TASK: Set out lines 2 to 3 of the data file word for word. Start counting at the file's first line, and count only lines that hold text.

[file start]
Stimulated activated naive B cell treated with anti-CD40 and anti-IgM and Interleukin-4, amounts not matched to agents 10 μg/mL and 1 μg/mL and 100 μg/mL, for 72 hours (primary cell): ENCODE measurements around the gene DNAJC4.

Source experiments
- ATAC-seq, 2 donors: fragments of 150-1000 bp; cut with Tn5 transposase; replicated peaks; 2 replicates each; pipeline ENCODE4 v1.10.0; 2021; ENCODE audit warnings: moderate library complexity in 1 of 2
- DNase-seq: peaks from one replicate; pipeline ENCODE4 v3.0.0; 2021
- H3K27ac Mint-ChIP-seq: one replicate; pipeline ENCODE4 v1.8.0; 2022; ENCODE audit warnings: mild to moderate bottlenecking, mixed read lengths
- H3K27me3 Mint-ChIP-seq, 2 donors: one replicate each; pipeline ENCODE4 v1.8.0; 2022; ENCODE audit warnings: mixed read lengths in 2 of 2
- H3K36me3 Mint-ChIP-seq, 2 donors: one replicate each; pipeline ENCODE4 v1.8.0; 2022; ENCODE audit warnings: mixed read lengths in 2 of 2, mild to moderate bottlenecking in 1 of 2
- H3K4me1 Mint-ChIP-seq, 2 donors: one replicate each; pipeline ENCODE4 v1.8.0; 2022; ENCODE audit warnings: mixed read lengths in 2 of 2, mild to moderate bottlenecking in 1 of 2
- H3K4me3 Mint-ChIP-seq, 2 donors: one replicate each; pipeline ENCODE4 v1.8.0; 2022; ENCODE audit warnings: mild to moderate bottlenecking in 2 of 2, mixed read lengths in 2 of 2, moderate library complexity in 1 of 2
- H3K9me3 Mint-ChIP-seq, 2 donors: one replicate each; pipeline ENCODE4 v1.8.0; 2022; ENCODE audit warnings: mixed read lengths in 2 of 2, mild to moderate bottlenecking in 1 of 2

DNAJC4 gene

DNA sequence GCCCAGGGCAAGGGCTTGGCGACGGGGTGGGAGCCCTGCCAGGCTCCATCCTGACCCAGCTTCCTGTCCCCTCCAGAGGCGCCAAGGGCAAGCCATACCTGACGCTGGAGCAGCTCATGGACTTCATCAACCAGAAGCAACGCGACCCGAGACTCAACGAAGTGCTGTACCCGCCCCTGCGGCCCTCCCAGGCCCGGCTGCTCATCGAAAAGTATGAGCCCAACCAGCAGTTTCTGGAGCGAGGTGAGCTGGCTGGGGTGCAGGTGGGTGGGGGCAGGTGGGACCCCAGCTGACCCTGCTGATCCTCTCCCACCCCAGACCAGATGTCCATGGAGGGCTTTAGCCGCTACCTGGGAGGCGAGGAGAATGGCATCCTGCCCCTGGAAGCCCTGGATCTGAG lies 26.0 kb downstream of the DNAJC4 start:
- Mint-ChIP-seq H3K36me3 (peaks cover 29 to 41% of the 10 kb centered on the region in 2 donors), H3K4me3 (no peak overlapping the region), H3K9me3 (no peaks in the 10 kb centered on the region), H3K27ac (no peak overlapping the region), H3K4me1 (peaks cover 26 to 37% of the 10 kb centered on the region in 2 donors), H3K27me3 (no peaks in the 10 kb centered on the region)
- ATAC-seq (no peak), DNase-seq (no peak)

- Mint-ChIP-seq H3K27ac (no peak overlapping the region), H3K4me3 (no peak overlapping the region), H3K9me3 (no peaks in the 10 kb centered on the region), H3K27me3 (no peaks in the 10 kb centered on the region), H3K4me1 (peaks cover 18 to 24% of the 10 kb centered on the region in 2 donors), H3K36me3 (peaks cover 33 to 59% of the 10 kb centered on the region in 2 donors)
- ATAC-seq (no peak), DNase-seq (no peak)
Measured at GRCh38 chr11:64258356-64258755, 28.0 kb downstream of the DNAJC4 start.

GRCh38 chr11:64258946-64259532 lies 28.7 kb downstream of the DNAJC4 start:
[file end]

Source experiments
- ATAC-seq, 2 donors: fragments of 150-1000 bp; cut with Tn5 transposase; replicated peaks; 2 replicates each; pipeline ENCODE4 v1.10.0; 2021; ENCODE audit warnings: moderate library complexity in 1 of 2